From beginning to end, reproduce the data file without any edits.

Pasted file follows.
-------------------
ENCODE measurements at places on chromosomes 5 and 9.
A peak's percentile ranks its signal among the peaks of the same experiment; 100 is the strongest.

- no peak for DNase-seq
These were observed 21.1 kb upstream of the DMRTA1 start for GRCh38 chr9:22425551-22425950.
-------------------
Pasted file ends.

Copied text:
ENCODE measurements at places on chromosomes 5 and 9.
A peak's percentile ranks its signal among the peaks of the same experiment; 100 is the strongest.

- no peak for DNase-seq
These were observed 21.1 kb upstream of the DMRTA1 start for GRCh38 chr9:22425551-22425950.